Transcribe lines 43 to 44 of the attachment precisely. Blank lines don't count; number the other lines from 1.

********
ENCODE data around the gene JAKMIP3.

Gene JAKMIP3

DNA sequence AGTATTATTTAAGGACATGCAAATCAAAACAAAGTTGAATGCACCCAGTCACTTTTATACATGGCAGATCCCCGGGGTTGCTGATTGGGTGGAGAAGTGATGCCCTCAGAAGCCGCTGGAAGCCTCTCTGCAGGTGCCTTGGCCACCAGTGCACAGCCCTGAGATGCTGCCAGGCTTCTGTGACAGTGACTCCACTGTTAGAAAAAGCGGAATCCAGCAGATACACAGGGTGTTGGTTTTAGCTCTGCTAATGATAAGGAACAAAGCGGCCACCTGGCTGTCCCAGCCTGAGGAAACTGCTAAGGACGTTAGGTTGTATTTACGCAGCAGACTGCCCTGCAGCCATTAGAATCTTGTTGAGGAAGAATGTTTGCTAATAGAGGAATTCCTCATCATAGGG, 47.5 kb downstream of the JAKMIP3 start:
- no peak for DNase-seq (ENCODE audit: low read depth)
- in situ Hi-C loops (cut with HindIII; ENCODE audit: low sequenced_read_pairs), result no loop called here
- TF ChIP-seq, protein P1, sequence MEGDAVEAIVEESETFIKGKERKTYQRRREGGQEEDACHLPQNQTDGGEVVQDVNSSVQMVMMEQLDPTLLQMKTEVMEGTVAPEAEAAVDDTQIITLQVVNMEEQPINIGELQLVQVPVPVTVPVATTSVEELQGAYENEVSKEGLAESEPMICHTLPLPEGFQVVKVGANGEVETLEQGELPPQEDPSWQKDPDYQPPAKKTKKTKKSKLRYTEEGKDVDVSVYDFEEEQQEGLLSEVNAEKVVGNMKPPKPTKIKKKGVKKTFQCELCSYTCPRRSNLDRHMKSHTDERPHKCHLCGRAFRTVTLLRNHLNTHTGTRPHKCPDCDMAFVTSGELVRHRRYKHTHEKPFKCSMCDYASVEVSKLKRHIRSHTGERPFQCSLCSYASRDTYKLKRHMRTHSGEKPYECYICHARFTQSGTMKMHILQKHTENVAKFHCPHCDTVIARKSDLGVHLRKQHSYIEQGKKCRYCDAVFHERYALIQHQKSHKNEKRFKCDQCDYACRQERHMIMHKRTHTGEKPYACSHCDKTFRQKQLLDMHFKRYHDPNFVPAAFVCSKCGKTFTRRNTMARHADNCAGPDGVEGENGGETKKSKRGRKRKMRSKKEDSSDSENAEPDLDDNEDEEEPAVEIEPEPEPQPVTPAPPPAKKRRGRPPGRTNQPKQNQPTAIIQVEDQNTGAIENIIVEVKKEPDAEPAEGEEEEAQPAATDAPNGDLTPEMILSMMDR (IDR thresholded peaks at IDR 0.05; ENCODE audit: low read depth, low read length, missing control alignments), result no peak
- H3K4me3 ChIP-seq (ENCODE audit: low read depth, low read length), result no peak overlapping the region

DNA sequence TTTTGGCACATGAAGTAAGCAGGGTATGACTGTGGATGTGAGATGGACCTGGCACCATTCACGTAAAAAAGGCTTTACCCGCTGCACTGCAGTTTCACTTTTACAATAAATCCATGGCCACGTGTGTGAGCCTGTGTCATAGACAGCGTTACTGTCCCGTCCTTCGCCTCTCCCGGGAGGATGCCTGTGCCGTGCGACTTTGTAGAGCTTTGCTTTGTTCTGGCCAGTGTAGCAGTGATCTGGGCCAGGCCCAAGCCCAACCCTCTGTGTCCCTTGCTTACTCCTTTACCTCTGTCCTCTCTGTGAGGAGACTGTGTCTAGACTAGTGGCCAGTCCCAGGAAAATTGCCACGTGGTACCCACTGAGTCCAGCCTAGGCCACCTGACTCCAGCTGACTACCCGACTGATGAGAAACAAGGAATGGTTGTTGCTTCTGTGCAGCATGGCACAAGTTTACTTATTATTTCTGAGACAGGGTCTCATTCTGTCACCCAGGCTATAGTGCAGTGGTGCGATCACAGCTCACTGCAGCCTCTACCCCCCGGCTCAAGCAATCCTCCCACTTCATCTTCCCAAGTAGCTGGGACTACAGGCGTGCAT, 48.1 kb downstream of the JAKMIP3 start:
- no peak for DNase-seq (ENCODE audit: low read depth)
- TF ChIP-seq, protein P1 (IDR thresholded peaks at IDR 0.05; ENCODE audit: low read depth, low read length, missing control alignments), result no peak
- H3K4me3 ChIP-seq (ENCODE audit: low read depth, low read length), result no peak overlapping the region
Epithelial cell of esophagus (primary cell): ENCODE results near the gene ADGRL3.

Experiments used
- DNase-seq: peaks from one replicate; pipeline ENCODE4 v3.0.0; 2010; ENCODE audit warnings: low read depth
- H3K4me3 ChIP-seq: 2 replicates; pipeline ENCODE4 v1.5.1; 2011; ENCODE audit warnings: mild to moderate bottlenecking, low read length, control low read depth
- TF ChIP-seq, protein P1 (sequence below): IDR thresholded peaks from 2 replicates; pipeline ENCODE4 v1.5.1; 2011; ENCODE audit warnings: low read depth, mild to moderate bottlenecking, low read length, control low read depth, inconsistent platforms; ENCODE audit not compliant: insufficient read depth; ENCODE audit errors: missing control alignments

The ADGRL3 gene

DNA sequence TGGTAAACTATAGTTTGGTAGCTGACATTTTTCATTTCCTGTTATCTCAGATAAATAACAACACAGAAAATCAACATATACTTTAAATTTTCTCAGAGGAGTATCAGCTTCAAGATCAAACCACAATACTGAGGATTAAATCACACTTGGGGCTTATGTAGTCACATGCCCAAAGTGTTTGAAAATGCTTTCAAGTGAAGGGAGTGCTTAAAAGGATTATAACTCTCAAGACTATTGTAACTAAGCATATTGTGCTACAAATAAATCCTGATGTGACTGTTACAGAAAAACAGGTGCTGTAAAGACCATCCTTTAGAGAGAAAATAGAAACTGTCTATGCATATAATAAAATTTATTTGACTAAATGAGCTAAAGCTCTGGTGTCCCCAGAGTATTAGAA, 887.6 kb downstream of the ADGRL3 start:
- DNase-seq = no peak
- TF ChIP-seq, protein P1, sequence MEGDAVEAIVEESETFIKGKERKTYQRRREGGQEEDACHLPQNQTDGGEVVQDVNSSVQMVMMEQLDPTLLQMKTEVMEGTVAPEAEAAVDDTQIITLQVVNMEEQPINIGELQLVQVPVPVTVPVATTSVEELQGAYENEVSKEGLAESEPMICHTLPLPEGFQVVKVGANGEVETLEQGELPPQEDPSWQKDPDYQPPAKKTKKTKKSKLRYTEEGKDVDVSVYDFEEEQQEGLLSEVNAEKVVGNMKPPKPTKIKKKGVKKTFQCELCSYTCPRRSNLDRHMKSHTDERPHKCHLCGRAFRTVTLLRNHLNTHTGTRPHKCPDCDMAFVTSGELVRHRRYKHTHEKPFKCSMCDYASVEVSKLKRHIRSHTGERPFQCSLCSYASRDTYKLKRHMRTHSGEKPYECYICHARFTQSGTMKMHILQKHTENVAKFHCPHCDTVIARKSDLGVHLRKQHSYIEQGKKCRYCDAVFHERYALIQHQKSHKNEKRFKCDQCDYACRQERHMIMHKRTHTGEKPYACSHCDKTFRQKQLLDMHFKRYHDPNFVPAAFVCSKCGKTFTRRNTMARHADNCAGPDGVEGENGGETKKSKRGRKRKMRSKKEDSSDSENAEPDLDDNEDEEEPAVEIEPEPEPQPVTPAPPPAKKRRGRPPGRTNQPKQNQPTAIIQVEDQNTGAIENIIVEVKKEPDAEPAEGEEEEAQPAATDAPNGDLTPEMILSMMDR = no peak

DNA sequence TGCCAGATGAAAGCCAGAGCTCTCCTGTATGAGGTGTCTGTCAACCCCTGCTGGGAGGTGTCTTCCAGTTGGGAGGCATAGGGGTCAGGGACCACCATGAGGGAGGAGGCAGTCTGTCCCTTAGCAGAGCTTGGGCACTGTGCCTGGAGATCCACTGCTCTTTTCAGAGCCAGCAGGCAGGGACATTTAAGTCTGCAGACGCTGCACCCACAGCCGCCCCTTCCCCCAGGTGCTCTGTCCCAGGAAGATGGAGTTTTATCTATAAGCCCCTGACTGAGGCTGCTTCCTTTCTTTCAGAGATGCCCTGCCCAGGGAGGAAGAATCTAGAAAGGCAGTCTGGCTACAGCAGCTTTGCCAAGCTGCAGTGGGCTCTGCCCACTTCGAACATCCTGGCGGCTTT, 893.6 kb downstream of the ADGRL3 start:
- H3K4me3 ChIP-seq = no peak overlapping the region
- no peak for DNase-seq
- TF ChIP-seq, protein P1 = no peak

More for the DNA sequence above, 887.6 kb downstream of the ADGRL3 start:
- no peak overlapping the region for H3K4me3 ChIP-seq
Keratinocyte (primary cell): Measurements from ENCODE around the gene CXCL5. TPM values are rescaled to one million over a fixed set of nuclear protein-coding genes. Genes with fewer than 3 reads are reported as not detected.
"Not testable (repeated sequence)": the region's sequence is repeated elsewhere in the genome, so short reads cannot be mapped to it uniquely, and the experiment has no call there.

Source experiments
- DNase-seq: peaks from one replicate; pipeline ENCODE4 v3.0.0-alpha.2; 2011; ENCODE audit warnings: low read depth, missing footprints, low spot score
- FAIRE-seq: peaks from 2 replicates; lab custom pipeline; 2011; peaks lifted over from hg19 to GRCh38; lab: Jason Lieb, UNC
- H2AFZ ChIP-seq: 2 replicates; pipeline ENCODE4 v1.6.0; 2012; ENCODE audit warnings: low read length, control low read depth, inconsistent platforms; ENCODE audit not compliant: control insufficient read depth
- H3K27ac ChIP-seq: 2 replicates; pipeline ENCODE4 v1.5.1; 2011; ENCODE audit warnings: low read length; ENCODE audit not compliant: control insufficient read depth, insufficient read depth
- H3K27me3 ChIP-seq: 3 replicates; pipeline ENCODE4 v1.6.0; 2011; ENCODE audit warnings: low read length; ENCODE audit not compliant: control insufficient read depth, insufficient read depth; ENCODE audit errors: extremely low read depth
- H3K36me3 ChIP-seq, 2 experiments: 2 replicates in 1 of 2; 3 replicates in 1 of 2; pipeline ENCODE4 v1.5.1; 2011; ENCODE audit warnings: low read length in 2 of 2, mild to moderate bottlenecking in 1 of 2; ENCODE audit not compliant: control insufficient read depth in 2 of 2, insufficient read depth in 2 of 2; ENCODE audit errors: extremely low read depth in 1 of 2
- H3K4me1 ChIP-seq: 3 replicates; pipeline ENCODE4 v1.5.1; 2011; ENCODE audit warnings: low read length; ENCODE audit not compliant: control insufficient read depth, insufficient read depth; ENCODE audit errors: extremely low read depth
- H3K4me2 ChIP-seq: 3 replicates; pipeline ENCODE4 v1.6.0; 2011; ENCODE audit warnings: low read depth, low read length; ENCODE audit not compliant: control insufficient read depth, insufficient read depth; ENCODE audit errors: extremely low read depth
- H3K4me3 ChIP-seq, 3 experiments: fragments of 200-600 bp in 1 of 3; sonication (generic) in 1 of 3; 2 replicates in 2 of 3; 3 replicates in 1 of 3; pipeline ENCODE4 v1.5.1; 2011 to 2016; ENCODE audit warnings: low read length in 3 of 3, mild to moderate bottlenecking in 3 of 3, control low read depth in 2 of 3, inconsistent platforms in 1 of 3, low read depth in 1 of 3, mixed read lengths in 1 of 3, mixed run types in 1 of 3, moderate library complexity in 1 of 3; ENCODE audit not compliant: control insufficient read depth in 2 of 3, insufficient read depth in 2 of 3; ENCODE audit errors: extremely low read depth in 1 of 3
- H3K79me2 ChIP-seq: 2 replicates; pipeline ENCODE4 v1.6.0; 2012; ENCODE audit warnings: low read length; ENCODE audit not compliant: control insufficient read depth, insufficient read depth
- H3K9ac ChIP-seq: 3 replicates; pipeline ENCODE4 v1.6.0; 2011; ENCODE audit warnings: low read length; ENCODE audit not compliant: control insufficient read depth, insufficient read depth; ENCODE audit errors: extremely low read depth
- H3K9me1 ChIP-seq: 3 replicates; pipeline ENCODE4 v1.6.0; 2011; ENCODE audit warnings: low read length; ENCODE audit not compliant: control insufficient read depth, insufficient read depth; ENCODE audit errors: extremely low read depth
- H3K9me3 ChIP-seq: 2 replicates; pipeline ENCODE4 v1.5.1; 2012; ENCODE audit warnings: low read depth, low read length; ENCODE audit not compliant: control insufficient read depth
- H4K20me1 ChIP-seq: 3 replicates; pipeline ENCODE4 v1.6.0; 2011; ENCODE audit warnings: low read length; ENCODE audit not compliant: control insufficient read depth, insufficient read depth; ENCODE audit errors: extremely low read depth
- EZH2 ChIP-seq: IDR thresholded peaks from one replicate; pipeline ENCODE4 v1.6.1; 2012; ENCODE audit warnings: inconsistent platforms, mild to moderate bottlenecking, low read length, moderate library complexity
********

- H4K20me1 ChIP-seq: 3 replicates; pipeline ENCODE4 v1.6.0; 2011; ENCODE audit warnings: low read length; ENCODE audit not compliant: control insufficient read depth, insufficient read depth; ENCODE audit errors: extremely low read depth
- EZH2 ChIP-seq: IDR thresholded peaks from one replicate; pipeline ENCODE4 v1.6.1; 2012; ENCODE audit warnings: inconsistent platforms, mild to moderate bottlenecking, low read length, moderate library complexity